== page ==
Relapse—or recurrence—happens when someone returns to using a substance or drinking after they’ve decided to quit. It is a difficult experience that can make someone feel shame, guilt, disappointment or feel like they’ve lost progress in their recovery.
But it’s only a moment in time and does not define who you are or determine the rest of your life. Try to be patient with and forgive yourself for what happened.
Like learning any new process, it takes time to get better. When someone learns how to ride a bike, they lose balance and fall many times before they get it right. And each time they fall, they get back on the bike. Recovering from addiction is like learning how to live again—there may be recurrences, but you can get back up and keep going.
Recurrence is a part of recovery
A compulsion, not a choice
While using or drinking may have started as a choice, addiction is not one. Between 40-60% of people in recovery experience a relapse.  When your brain and body have been dependent on a substance for so long, it can feel almost as essential as breathing.
These cravings are compulsions, not choices—they are out of your control. And having a moment of recurrence doesn’t mean that you’re not trying hard enough. It means that the recovery process is hard. But it is possible.
If you experience a craving or go through withdrawals, it may be difficult to stay strong, but you can do it. Try focusing on what coping strategies are working and what has worked for you in the past to resist using your drug of choice or drinking.
Accepting recurrence and moving forward
The truth is that relapse can be very serious. Sometimes it could just be one drink or lead to an overdose. Accepting the recurrence and understanding that you can’t change what happened is the only way to move forward.
It’s important to practice radical acceptance. This means accepting reality without fear or judgment—not being angry with the universe because of the way things are. Radical acceptance is about being honest about what you can and can’t control. For example, you can’t control the past (you already relapsed), and you can’t predict the future (you could relapse again), but you can control which coping skills you are using, and you can be honest about whether or not they’re working.
We have to accept things for the way that they are, and not what we wish them to be. We all wish it were easier to quit using drugs or alcohol, but it’s not. It’s hard to confront yourself, but it’s necessary for healing. This worksheet can help you start practicing radical acceptance.
Learning your triggers
I usually ask someone: “Do you feel that there’s something that we missed or skipped over, something that’s coming up for you now that we haven’t worked on?”
After a recurrence, take time to reflect on what triggered you to want to use or drink. Sometimes triggers can happen faster than we realize—overwhelming us before we can figure out what’s going on. Trying to slow down and identify the feelings and situations that led you to this point can help you learn your triggers. Think about how you felt in the situation:
- Were you in a stressful situation?
- Were you around certain people?
- What were your surroundings like?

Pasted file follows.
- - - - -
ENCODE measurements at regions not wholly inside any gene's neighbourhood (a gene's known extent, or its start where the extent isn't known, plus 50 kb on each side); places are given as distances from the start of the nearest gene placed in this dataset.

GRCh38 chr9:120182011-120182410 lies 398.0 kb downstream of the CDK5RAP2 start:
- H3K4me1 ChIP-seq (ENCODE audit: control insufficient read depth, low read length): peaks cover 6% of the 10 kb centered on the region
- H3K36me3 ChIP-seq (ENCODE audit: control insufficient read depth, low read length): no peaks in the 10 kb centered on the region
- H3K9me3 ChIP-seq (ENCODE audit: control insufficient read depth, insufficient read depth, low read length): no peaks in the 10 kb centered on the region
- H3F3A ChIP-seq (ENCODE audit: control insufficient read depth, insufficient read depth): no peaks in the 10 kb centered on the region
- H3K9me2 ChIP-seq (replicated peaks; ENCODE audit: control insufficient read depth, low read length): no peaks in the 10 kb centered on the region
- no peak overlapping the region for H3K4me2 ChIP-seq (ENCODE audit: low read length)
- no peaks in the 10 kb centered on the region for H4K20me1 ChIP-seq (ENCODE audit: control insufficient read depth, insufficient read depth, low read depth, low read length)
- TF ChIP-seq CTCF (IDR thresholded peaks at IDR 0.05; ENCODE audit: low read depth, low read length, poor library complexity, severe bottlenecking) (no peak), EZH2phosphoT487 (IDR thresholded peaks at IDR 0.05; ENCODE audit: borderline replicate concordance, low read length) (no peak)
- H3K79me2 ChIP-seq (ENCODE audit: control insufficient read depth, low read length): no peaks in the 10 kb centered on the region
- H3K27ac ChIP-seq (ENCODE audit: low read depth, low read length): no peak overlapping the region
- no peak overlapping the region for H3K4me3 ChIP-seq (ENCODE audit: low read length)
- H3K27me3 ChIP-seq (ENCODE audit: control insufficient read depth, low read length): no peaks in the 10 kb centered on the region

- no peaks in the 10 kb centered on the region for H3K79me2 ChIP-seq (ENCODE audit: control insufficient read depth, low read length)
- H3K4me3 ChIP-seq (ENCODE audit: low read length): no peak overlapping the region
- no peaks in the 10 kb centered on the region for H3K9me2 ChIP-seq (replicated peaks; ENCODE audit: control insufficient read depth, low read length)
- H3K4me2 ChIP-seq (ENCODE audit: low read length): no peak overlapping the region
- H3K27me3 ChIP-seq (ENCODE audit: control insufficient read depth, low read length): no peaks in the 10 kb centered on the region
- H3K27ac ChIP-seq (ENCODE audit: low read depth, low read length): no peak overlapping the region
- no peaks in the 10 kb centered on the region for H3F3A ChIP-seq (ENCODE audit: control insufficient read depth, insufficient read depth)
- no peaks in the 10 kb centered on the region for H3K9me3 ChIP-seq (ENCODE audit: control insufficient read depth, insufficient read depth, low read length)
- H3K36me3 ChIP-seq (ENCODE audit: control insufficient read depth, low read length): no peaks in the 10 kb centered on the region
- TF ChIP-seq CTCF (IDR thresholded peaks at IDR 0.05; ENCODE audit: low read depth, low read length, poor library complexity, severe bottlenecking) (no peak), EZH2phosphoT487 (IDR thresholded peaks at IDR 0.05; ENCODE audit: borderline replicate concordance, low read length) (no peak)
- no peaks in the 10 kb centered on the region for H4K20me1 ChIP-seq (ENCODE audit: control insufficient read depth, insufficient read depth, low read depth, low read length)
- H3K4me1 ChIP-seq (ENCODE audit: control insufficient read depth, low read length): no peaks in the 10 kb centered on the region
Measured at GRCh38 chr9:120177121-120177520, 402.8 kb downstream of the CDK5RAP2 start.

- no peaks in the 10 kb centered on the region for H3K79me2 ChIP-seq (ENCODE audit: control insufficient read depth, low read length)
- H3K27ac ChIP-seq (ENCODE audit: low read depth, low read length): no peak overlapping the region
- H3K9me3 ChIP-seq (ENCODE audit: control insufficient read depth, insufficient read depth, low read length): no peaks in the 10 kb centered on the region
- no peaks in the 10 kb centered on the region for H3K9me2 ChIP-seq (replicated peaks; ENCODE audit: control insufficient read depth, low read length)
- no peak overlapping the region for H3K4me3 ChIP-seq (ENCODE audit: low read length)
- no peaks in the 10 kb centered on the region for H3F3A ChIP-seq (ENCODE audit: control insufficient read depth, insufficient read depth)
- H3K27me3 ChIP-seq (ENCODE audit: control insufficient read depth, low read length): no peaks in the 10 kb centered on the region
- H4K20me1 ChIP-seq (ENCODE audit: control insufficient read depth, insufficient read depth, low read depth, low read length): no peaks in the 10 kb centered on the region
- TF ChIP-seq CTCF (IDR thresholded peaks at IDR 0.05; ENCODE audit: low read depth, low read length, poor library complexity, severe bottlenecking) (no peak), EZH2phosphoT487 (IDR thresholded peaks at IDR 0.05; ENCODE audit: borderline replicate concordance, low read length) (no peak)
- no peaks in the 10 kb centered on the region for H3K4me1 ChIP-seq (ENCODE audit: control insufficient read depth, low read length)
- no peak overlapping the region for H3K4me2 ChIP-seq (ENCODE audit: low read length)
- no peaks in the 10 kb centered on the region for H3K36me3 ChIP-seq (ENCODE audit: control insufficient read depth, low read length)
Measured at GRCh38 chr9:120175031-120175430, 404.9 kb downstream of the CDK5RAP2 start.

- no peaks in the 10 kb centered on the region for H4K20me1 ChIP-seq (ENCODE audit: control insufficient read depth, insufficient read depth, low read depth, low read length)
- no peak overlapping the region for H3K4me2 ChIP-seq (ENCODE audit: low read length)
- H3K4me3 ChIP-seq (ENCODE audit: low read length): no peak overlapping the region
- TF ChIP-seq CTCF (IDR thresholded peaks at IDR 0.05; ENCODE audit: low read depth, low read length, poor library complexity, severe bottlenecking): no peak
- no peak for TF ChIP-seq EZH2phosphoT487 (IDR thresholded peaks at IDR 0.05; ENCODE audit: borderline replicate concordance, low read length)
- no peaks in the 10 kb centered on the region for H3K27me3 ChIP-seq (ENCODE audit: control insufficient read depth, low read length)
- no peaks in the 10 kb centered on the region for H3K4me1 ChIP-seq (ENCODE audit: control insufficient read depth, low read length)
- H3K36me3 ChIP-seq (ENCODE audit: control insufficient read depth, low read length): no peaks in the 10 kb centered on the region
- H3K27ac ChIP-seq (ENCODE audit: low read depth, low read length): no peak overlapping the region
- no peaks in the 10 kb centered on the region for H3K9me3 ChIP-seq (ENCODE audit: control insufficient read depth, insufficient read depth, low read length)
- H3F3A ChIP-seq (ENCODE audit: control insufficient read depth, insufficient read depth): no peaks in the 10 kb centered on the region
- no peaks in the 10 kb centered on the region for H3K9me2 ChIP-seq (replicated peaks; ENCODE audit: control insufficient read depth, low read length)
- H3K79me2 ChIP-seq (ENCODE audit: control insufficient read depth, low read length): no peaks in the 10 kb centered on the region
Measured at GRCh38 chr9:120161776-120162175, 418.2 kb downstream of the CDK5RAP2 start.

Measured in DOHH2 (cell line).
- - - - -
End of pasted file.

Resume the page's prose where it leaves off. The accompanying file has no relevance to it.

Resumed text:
- Did you want to escape?
- Did you want to feel less anxious?
- What did you want to feel in that moment?
Self-reflection can help you manage your triggers in the future. You can do this by starting a mental health journal, using this tool to reflect on your addiction, or talking with someone you trust—a friend, a peer recovery specialist, etc. You can also make a plan that includes using coping skills, setting limits and boundaries, and removing yourself from stressful environments.
Using your recovery capital
Recovery capital is anything that you’re doing to work on your recovery. It’s anything you can gain within your recovery that supports you. You can think of it as time and energy you’re putting in a bank. Or you can think of it as a toolbox and consider what tools you have to help you in your healing. It can be spiritual or tangible. For example, your recovery capital can be coins, quotes, bracelets—anything that keeps you motivated in your recovery.
No matter what your recovery capital is, it should hold value to you. And be what you can lean on when you feel like you’re unmotivated or straying.
I needed to chase my recovery like I chased my addiction
There are many ways that you can find support following a recurrence. Here are several that you might want to try:
Talking to someone
Call or text someone before you use next time. You may want to call someone you trust, a sponsor, a peer support specialist, etc. Finding someone to talk to at that time—especially someone who has gone through this has the best outcomes.
If you need immediate help, you can reach the Suicide & Crisis Lifeline by calling or texting 988 or using the chat box at 988lifeline.org. You can also text “MHA” to 741-741 to reach the Crisis Text Line. Warmlines are an excellent place for non-crisis support.
Give yourself some self-compassion. Use self-care tools like affirmations or quotes to empower yourself. This may be a good time to lean on your recovery capital. Reframing your thoughts to change your self-talk is one way of caring for yourself and this tool can help with that.
Try something different
If what you are currently doing isn’t working, then try something new. For example if you’re going to Alcoholics Anonymous (AA) or Narcotics Anonymous (NA), you can change the number of meetings that you’re going to. Trying a different pathway to healing such as learning a new coping strategy, medication assisted treatment (MAT), or doing something you haven’t done before, may be the change you need.
- National Institute of Drug Abuse.( 2022, March 22.) Treatment and Recovery. Retrieved from https://nida.nih.gov/publications/drugs-brains-behavior-science-addiction/treatment-recovery